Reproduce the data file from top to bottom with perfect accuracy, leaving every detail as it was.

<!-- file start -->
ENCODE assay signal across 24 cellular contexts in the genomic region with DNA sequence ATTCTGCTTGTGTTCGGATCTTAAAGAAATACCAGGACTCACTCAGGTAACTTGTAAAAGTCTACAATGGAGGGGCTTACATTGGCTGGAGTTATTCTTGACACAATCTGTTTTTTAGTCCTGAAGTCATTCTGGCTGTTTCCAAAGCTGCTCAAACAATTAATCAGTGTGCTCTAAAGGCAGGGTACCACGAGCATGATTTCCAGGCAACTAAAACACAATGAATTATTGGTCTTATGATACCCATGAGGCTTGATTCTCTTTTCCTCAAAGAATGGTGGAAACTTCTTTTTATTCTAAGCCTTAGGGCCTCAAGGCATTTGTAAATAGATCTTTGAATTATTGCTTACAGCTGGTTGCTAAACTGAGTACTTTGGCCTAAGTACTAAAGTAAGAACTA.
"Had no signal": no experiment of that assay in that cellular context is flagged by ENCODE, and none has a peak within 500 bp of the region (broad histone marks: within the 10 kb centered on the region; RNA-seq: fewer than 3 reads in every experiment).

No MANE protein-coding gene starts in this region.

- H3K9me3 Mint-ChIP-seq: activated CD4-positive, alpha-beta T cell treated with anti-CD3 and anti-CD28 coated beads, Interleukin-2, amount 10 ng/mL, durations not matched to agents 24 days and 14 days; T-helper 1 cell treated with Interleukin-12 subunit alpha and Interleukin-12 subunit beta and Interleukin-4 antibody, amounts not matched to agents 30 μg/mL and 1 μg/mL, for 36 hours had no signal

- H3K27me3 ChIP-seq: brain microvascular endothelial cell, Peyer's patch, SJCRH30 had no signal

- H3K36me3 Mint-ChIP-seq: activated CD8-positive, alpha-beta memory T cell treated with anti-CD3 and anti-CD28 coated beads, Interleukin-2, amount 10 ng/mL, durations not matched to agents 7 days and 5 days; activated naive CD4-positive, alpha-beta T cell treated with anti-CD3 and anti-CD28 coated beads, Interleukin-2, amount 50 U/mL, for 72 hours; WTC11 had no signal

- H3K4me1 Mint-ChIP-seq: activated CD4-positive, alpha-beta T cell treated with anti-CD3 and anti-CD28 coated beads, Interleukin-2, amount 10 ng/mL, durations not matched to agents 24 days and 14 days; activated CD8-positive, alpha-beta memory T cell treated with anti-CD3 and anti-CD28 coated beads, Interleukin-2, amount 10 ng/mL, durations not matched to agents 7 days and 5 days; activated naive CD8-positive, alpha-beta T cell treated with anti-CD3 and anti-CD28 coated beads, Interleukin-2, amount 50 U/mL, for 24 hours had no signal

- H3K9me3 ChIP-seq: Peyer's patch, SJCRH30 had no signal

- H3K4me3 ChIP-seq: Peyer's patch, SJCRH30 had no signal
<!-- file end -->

ENCODE assay signal across 24 cellular contexts in the genomic region with DNA sequence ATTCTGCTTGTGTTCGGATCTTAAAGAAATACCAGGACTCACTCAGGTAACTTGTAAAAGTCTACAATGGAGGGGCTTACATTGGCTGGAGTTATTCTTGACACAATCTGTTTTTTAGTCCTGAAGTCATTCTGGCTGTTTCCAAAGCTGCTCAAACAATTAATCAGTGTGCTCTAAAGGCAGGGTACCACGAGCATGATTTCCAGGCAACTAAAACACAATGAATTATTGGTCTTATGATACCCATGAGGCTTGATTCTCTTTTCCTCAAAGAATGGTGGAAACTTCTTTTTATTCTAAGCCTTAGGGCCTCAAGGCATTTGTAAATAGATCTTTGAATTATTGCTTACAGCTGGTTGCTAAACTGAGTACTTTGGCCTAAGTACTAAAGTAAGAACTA.
"Had no signal": no experiment of that assay in that cellular context is flagged by ENCODE, and none has a peak within 500 bp of the region (broad histone marks: within the 10 kb centered on the region; RNA-seq: fewer than 3 reads in every experiment).

No MANE protein-coding gene starts in this region.

- H3K9me3 Mint-ChIP-seq: activated CD4-positive, alpha-beta T cell treated with anti-CD3 and anti-CD28 coated beads, Interleukin-2, amount 10 ng/mL, durations not matched to agents 24 days and 14 days; T-helper 1 cell treated with Interleukin-12 subunit alpha and Interleukin-12 subunit beta and Interleukin-4 antibody, amounts not matched to agents 30 μg/mL and 1 μg/mL, for 36 hours had no signal

- H3K27me3 ChIP-seq: brain microvascular endothelial cell, Peyer's patch, SJCRH30 had no signal

- H3K36me3 Mint-ChIP-seq: activated CD8-positive, alpha-beta memory T cell treated with anti-CD3 and anti-CD28 coated beads, Interleukin-2, amount 10 ng/mL, durations not matched to agents 7 days and 5 days; activated naive CD4-positive, alpha-beta T cell treated with anti-CD3 and anti-CD28 coated beads, Interleukin-2, amount 50 U/mL, for 72 hours; WTC11 had no signal

- H3K4me1 Mint-ChIP-seq: activated CD4-positive, alpha-beta T cell treated with anti-CD3 and anti-CD28 coated beads, Interleukin-2, amount 10 ng/mL, durations not matched to agents 24 days and 14 days; activated CD8-positive, alpha-beta memory T cell treated with anti-CD3 and anti-CD28 coated beads, Interleukin-2, amount 10 ng/mL, durations not matched to agents 7 days and 5 days; activated naive CD8-positive, alpha-beta T cell treated with anti-CD3 and anti-CD28 coated beads, Interleukin-2, amount 50 U/mL, for 24 hours had no signal

- H3K9me3 ChIP-seq: Peyer's patch, SJCRH30 had no signal

- H3K4me3 ChIP-seq: Peyer's patch, SJCRH30 had no signal